Rudyck also wants to “[collaborate] with different student groups to create more diverse programming because we have a lot of music and community voices. This plebiscite shows that students really care about community radio. I would love to see more students involved.” 

-Peris Jones

ESS referendum passes with 67 per cent of the votes 

The Engineering Students’ Society (ESS) referendum passed with 67 per cent of the votes. 

Jayden Brooks, the co-president of the ESS, said that he feels great about the ESS referendum passing. 

ESS 2024 Jayden Brooks
Lily Polenchuk

“This is a huge increase for this year, that was very scary for a lot of students. But I think at the end of the day, it’s for the best,” Brooks said. 

Regarding next steps, Brooks said that financial transparency is key moving forward. 

“Something we’ve taken way more seriously in this past decade is financial transparency. Ensuring the organization is run not only as best as can be, but it’s the best, most well-run, and most efficient faculty association,” Brooks said.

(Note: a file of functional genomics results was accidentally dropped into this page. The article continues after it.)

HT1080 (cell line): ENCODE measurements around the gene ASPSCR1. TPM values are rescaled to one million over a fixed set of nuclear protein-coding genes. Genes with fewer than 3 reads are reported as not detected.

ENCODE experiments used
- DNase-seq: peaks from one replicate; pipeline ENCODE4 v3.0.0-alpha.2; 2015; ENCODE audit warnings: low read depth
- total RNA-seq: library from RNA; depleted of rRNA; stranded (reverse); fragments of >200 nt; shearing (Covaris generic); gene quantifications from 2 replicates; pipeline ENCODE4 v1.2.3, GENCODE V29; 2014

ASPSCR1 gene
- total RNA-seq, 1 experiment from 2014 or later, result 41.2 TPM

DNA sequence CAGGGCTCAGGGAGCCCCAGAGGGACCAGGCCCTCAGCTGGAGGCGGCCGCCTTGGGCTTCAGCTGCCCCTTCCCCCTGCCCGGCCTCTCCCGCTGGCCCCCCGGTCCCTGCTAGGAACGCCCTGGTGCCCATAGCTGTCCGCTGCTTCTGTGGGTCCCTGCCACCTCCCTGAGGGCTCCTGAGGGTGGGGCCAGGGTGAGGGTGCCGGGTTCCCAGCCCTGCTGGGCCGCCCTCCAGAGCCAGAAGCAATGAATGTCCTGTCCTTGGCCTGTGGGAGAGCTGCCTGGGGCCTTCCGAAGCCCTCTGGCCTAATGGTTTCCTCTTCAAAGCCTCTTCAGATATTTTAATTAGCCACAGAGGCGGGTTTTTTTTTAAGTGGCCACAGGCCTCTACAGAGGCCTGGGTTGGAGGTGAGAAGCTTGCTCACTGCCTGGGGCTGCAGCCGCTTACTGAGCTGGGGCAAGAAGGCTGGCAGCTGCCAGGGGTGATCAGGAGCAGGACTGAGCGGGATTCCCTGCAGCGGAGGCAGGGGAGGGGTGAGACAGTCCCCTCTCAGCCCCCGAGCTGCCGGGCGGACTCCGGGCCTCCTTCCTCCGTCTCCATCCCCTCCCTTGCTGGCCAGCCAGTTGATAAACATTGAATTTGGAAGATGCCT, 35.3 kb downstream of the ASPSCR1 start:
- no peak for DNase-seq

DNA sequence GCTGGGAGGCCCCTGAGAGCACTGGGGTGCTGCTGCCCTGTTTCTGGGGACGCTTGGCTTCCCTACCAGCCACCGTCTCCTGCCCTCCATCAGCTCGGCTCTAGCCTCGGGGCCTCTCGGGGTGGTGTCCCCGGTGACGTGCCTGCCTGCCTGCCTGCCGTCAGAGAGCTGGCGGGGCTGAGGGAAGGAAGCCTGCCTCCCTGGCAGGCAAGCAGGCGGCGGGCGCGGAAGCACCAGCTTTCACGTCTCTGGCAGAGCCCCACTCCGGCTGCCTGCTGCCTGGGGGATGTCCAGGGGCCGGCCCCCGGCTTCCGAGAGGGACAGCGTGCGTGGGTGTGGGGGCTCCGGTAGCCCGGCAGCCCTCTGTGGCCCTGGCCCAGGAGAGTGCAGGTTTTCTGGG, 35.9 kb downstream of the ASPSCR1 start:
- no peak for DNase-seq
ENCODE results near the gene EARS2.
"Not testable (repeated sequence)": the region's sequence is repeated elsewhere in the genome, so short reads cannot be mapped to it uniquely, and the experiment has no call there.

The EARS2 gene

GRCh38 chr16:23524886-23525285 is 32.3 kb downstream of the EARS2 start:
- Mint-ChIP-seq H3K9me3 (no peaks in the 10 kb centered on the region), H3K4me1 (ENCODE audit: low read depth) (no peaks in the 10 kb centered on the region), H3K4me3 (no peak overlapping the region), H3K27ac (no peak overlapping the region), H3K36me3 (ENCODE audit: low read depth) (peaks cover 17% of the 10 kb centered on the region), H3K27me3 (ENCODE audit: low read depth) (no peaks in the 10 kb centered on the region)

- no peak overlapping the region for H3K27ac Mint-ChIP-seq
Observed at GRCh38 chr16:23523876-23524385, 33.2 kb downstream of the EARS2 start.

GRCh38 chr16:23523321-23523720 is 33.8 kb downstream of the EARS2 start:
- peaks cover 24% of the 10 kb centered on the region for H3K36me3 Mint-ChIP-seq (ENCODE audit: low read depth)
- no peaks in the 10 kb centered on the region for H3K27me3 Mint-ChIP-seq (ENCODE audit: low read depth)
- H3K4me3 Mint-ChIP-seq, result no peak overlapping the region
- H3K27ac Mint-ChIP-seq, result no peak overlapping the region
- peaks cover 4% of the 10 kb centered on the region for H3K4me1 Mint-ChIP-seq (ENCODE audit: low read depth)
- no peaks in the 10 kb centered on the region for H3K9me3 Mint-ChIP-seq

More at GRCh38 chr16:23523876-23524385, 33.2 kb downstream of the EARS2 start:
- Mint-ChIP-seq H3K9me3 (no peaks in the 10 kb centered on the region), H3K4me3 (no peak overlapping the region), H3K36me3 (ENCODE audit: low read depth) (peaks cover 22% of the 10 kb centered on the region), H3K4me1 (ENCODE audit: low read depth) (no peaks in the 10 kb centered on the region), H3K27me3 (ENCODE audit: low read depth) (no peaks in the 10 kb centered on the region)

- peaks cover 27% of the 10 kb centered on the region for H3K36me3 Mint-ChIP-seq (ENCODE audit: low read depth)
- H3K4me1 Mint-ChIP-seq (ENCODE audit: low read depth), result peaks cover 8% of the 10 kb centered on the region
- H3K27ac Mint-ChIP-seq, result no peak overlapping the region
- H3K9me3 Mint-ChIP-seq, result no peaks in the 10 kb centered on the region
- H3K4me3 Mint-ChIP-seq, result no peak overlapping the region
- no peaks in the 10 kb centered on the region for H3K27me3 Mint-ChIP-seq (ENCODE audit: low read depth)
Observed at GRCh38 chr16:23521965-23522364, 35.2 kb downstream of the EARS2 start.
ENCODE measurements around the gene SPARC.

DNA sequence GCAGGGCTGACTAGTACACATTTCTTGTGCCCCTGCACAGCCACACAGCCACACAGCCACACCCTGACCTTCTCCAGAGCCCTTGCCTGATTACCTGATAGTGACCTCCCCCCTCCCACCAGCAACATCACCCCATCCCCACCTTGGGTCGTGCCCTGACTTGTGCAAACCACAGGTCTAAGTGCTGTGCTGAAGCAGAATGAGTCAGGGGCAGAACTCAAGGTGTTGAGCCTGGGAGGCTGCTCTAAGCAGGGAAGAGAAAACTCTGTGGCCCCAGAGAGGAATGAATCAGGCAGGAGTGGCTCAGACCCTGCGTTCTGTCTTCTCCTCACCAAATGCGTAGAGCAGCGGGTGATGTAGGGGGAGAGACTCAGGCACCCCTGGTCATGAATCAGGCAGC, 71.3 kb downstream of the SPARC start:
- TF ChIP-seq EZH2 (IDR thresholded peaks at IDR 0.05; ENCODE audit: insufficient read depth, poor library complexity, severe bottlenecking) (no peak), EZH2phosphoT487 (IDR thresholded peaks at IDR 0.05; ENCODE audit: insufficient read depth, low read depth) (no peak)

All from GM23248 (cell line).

-Peris Jones

HCA referendum passes with 60 per cent of the votes

The HUB mall Community Association (HCA) passed its referendum with 60 per cent of the votes.

“I’m really pleased by the results,” Kelvin Au, a fourth-year dietetics student and the HCA’s vice-president, said. 

Kelvin Au HCA 2024
Lily Polenchuk

When asked for comment by The Gateway, Au talked about the hard work he and his team did to reach out to HUB residents. “I’m proud to say that we have engaged the residents much better.”

“Our next move is to continue our work,” he said. He said the HCA has its own elections coming-up soon, and plans for further expansion. But for now, Au expressed his “[hope] for the future of this organization.”

-Declan Carpenter-Hall

International House Committee Council does not pass

The International House Committee Council (IHCC) referendum didn’t pass the vote, with only 15 votes, and a 12 per cent turnout. 

I-house was not available for comment.

-Declan Carpenter-Hall

ISA referendum does not pass due to turn-out

The International Students’ Association’s (ISA) referendum did not pass due to not meeting the 15 per cent threshold of voter turnout. A total of 628 votes were cast, with 335 in favour.